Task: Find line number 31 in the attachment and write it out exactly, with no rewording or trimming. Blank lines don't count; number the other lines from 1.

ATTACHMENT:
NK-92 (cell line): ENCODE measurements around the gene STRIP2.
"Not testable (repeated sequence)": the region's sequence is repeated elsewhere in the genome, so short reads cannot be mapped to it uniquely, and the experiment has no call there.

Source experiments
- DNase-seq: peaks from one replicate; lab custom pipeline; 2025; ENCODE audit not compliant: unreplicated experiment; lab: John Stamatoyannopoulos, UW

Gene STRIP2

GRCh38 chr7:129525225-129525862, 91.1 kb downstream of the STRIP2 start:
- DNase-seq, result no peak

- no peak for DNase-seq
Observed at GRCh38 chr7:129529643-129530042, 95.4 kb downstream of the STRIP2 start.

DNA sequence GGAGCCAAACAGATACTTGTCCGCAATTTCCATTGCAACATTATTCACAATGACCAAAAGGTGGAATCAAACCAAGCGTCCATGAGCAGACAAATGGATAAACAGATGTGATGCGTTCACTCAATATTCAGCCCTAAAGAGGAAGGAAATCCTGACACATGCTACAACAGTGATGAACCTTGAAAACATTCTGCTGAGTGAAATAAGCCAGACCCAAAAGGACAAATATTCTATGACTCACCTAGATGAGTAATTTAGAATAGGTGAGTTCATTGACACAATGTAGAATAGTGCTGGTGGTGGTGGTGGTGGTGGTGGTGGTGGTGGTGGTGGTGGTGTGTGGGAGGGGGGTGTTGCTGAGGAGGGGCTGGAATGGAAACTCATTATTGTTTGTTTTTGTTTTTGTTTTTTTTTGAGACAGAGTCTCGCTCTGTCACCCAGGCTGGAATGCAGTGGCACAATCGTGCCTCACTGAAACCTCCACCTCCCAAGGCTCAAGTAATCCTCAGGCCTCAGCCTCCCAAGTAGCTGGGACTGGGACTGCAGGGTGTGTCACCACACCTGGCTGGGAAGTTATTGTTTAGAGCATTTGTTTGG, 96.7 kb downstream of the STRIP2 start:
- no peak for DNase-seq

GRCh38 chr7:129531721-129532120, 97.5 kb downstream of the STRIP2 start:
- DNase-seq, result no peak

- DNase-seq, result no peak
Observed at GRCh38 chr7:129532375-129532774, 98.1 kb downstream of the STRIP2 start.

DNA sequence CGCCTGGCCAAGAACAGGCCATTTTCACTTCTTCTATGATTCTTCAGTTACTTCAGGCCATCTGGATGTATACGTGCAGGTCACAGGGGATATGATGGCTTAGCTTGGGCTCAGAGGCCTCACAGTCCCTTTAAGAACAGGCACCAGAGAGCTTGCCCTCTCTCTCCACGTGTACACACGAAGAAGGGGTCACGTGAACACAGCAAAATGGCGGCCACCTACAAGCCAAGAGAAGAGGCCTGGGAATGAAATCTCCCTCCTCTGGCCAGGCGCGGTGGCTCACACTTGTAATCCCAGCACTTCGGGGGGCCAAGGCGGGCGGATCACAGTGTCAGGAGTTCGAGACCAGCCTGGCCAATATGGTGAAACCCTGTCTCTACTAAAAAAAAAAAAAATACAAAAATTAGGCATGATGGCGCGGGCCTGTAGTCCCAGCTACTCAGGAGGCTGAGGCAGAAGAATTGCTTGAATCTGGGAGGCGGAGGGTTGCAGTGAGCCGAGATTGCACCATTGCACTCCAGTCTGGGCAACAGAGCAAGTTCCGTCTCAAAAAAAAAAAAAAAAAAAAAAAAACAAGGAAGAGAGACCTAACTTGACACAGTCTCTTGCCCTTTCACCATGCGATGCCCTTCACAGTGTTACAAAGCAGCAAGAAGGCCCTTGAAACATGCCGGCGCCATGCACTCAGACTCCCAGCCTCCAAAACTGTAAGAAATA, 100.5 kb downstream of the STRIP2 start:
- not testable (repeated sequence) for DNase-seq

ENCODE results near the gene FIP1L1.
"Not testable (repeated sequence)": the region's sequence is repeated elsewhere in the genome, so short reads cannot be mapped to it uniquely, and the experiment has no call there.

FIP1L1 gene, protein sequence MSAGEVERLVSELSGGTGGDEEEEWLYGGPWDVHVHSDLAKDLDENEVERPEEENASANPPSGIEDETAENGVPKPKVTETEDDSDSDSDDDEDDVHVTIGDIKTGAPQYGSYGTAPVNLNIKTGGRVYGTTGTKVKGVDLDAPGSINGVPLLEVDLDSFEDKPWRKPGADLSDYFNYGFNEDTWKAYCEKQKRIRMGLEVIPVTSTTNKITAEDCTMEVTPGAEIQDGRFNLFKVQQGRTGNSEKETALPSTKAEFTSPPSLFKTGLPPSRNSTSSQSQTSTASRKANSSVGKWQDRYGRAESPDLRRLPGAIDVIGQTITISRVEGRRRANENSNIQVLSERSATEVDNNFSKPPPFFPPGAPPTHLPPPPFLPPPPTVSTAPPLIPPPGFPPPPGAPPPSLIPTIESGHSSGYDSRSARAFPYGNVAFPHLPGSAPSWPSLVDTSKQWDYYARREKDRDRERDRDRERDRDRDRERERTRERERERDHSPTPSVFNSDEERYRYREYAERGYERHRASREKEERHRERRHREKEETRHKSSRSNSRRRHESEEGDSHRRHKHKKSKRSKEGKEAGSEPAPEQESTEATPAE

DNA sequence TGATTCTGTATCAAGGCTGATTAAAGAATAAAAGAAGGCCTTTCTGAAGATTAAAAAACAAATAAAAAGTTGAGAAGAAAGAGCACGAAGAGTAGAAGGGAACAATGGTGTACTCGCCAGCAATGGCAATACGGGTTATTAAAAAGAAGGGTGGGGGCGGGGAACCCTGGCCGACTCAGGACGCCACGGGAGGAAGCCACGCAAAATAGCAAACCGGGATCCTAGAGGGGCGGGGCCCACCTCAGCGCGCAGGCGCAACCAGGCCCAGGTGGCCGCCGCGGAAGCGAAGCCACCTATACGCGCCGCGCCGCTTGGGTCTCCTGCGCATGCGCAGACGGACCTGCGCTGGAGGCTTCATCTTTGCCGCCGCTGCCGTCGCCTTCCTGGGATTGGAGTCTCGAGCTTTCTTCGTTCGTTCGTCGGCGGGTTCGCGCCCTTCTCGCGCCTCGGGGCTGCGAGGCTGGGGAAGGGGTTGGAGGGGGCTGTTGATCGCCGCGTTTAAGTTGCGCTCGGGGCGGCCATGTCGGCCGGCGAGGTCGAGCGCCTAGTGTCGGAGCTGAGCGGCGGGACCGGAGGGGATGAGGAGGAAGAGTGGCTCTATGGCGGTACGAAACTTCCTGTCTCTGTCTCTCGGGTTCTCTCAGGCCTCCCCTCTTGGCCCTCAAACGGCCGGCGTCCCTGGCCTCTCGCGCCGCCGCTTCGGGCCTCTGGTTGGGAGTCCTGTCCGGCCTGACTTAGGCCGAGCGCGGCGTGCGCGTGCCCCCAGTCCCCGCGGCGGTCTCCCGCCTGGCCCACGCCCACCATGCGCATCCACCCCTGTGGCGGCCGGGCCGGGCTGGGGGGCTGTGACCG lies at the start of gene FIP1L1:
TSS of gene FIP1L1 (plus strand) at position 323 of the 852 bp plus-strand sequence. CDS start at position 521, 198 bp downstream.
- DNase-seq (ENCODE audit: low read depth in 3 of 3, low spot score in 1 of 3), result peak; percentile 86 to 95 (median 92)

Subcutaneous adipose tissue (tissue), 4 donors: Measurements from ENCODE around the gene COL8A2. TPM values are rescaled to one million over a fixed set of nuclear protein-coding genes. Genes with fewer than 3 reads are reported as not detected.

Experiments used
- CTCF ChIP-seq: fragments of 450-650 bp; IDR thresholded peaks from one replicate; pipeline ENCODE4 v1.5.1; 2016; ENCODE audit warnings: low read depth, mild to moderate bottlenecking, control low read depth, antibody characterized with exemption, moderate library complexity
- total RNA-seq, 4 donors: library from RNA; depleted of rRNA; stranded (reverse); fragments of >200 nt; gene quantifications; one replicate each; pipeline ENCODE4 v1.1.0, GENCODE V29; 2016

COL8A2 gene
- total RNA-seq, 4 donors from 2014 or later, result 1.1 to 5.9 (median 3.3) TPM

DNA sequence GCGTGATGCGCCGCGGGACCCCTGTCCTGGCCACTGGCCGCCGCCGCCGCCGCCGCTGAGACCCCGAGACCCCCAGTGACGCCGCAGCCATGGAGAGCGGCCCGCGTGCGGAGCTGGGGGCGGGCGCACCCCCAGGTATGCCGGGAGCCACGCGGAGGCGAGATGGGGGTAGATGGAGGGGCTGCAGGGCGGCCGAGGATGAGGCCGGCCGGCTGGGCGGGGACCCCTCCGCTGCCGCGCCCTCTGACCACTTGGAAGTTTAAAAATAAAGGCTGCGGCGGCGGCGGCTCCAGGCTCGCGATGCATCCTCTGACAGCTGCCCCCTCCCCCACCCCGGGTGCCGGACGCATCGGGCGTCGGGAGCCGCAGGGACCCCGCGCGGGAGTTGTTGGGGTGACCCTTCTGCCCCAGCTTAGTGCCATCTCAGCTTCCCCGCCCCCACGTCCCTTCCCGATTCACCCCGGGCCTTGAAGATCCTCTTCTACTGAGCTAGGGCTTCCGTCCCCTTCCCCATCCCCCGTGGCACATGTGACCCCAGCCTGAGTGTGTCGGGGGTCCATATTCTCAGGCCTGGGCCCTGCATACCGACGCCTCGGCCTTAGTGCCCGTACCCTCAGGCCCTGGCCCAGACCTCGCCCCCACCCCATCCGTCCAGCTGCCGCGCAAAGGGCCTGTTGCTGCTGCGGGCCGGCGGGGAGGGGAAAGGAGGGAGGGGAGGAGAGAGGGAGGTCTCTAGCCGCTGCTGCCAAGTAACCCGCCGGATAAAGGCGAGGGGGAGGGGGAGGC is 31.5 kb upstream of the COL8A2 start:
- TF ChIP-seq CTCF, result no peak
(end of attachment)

- TF ChIP-seq CTCF, result no peak